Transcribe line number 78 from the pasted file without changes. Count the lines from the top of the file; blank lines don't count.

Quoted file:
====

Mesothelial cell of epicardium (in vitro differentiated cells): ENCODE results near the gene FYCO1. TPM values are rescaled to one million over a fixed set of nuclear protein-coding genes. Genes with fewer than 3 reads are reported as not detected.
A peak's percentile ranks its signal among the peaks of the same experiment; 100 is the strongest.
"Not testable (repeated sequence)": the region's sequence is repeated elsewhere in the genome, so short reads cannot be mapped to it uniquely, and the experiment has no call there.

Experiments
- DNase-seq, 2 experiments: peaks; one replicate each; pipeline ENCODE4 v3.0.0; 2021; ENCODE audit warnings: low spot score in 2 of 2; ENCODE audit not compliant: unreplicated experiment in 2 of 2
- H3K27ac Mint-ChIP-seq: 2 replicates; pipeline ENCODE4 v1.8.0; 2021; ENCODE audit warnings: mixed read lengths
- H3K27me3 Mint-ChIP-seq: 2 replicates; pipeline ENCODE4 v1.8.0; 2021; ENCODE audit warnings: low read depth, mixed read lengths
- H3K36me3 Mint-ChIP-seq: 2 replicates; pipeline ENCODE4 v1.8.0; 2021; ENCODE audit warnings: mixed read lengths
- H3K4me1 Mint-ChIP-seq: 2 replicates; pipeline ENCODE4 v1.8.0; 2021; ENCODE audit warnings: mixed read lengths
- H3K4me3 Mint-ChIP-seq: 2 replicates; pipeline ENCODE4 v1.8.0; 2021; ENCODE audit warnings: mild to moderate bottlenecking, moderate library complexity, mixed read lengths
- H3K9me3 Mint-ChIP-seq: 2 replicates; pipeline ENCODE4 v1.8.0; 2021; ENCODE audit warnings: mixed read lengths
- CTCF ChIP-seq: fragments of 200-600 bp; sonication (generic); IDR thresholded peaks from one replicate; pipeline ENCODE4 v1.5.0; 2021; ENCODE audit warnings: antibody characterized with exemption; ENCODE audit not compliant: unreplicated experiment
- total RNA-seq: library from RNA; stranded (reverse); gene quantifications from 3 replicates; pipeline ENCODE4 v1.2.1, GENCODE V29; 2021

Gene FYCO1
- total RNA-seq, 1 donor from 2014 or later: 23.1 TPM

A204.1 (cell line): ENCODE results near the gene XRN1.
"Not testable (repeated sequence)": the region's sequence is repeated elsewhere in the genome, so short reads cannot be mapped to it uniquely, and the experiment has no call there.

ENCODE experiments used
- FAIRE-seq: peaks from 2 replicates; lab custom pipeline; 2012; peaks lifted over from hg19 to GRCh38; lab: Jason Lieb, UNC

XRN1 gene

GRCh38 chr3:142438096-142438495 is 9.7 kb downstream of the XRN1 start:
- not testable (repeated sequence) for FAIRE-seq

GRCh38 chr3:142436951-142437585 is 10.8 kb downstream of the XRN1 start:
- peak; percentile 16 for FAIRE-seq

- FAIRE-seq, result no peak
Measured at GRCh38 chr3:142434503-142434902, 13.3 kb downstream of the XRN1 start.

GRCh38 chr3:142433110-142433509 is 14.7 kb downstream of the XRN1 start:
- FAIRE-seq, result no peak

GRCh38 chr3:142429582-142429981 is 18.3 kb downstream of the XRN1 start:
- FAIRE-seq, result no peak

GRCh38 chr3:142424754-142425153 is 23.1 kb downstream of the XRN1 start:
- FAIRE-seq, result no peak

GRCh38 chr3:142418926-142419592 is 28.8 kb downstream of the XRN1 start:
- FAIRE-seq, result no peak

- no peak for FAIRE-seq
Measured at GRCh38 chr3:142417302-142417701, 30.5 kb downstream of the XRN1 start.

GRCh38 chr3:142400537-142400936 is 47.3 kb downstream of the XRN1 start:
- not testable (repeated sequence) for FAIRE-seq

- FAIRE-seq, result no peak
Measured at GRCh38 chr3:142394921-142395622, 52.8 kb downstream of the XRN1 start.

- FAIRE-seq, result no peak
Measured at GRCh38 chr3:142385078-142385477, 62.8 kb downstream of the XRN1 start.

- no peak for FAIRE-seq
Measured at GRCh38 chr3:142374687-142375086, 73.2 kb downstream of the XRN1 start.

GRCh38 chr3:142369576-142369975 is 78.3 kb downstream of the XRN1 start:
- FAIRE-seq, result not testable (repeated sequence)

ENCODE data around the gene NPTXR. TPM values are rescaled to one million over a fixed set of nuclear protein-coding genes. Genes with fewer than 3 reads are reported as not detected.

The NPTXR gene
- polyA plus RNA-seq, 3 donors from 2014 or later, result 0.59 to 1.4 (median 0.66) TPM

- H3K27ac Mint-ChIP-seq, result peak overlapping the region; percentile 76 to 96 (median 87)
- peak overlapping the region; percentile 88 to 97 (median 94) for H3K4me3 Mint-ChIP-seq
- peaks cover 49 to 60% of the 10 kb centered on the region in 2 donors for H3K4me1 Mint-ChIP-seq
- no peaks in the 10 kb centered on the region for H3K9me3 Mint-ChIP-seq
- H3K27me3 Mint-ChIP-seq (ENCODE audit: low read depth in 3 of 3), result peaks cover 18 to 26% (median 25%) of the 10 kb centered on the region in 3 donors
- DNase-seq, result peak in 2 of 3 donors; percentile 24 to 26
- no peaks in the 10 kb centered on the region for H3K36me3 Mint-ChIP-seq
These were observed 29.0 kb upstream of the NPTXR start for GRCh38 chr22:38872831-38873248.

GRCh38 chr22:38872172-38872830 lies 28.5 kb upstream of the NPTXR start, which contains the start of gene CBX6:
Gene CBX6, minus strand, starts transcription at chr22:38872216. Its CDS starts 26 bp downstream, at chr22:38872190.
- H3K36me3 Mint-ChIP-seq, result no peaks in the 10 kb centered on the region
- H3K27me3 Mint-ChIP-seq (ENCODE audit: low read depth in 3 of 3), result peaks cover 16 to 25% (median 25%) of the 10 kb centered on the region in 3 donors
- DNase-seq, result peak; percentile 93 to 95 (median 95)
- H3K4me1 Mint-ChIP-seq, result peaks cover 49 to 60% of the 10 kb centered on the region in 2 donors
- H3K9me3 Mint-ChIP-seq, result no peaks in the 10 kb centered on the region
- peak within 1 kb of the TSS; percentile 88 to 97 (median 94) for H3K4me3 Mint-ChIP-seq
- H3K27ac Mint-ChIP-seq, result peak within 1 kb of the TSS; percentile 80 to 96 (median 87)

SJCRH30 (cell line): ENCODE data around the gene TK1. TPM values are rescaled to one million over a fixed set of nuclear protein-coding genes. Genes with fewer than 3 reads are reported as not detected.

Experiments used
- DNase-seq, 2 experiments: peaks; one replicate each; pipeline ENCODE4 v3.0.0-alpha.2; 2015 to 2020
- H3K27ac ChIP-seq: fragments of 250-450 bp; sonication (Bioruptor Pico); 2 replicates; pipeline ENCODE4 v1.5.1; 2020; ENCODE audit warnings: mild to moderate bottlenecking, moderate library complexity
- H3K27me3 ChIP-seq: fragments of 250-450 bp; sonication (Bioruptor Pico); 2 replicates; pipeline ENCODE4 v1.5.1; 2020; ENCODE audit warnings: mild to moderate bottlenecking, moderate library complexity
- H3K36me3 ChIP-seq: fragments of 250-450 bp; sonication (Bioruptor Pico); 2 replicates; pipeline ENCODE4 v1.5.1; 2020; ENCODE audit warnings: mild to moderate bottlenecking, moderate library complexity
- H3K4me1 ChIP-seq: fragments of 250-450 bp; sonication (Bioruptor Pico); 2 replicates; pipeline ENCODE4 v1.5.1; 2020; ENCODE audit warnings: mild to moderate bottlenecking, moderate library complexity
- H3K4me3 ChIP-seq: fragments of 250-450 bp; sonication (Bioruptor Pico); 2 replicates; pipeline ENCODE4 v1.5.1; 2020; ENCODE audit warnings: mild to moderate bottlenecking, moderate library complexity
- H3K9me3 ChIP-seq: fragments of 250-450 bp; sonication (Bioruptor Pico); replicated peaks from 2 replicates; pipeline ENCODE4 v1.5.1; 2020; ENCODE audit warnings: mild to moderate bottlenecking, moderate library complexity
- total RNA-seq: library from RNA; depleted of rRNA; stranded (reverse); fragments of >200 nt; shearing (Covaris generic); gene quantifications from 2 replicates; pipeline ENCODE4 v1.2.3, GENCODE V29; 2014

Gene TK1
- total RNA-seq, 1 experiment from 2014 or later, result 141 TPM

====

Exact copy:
- total RNA-seq, 1 experiment from 2014 or later, result 141 TPM